Thursday saw Chancellor Philp Hammond describe the UK’s relationship with China as ‘more important than ever and promise a ‘golden era’ of relations following Brexit. His words came after the announcement of a number of deals with Chinese investors including that Chinese contractor CITIC Construction would invest £200 million into the first phase of the London Royal Albert Docks project.

Also this week, the London Chamber of Commerce released a report which recommends a ‘London work visa’ in an attempt to encourage the 770,000 EU nationals living in the capital to remain in the city following Brexit.

This Week at the Chamber

This week, we were visited by Robin Walker MP, Parliamentary Under-Secretary of State for the Department of Exiting the EU. He met with Paul Faulkner, Chief Executive of the GBCC and Corin Crane, Chief Executive of the Black Country Chamber of Commerce. He also took part in a roundtable with a number of local businesses from the green tech and energy sectors to discuss the needs of local businesses and the Government’s approach to Brexit.

On Wednesday morning the British American Business Council held a US Post-Election Breakfast hosted by Birmingham Airport. Delegates heard from Paul Faulkner and a panel of three experts who discussed the political and economic implications of Trump’s electoral victory. Paul called for stability for businesses following the result and described the importance of the UK-US relationship. You can read our US Election press release here.

On Thursday we held our November Patron’s Lunch. The lunch was sponsored by the Leadership Trust and hosted by Pinsent Masons. The guest speakers at the lunch were Mark England, Team GB Chef de Mission for the Rio Olympics, and the Banking Standards Board. The discussion focussed on performance and ethics in sport, banking, and business.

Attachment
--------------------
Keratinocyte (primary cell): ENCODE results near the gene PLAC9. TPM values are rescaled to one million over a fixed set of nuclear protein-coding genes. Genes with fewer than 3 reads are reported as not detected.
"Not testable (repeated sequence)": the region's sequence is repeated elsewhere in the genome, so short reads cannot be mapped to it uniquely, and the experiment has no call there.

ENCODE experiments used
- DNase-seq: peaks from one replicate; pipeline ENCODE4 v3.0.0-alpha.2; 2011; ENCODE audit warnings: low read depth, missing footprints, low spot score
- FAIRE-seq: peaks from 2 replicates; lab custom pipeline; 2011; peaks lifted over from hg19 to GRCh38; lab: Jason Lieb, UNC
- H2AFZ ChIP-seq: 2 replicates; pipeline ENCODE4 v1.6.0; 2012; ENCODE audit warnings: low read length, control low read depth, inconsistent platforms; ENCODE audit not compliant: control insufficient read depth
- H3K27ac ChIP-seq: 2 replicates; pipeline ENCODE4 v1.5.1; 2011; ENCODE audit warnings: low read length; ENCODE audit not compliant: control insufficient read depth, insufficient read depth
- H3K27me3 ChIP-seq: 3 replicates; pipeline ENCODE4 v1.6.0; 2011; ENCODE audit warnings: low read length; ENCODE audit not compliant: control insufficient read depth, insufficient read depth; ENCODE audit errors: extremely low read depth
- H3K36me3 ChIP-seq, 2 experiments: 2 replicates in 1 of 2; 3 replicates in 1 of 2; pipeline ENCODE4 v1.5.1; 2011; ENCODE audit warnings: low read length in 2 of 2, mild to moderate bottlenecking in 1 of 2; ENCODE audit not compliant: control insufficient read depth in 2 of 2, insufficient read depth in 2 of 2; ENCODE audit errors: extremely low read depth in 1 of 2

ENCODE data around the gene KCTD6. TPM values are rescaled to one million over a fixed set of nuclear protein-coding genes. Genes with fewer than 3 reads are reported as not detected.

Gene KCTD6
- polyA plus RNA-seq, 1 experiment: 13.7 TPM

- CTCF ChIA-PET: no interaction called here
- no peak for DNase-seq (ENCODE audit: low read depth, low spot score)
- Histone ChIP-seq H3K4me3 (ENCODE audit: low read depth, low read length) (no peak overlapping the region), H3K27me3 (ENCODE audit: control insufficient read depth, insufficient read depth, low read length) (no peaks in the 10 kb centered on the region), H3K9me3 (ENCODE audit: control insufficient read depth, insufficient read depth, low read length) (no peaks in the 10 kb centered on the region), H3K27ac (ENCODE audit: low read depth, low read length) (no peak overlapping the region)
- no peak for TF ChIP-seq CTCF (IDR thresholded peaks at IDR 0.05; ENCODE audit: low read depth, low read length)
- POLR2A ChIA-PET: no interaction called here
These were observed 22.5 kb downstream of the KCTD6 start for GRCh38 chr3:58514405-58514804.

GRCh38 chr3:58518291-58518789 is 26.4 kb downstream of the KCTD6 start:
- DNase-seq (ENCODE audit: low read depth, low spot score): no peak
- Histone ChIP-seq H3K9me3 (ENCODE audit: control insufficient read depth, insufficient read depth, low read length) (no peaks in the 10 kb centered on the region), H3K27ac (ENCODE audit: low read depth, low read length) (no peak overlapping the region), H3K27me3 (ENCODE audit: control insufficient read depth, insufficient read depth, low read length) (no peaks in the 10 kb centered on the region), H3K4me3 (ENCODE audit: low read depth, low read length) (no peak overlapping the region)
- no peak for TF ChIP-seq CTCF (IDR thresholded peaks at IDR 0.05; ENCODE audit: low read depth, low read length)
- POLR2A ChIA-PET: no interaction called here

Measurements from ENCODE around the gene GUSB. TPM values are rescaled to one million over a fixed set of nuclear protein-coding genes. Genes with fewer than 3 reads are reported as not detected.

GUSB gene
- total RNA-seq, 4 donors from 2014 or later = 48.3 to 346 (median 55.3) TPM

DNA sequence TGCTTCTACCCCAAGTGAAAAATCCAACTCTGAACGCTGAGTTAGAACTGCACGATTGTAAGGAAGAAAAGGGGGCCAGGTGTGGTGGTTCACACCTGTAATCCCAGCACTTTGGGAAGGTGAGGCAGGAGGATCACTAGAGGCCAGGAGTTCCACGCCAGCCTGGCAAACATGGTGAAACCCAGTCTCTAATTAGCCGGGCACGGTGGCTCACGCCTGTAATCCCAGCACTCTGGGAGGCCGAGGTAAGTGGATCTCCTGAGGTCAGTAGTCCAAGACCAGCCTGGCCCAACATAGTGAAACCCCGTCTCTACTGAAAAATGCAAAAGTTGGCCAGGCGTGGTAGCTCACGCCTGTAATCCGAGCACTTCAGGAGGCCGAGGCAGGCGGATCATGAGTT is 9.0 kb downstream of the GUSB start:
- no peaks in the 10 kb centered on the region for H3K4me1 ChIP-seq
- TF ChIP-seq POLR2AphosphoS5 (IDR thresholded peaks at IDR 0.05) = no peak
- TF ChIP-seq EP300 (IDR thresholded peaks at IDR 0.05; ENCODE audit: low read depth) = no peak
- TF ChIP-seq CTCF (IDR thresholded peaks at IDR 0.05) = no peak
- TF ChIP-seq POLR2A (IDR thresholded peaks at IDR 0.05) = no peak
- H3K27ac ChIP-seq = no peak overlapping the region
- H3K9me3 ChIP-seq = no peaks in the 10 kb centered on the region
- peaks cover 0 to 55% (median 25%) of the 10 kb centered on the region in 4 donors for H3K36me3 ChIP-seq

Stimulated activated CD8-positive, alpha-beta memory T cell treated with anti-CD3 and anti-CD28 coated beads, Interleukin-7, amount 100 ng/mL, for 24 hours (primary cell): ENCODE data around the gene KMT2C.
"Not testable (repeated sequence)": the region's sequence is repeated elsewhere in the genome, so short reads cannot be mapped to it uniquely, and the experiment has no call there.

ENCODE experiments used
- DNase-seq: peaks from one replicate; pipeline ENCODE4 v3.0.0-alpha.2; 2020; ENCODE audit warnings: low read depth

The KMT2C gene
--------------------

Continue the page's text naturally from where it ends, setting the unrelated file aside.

Also on Thursday, our Director of Policy and Strategic Relationships, Henrietta Brealey, attended a City Vision for Birmingham meeting at the city council. The meeting involved a wide range of local stakeholders and was aimed at identifying key themes from Birmingham and developing a distinctive, collaborative, and people-focussed vision for the city.

This week saw us start collecting responses for our Q4 Quarterly Business Survey. The survey is a key element of the GBCC’s policy work and it allows us to closely track local business confidence and analyse economic trends.  The survey doesn’t take long to complete and allows us to better understand local business sentiment and how we can effectively represent you. Please click here to access the survey.

We’ve also been finalising the details of our upcoming Apprenticeship Reforms Update event which will take place between 07:30am and 09:30am on Tuesday29th November. The event will be hosted by Pinsent Masons and represent a great opportunity for you to learn about the Government’s Apprenticeship Reforms and how you will be affected from our expert speakers. There will also be the opportunity to discuss the reforms with other local business leaders and feedback your thoughts to us. You can find full information and book onto the event here.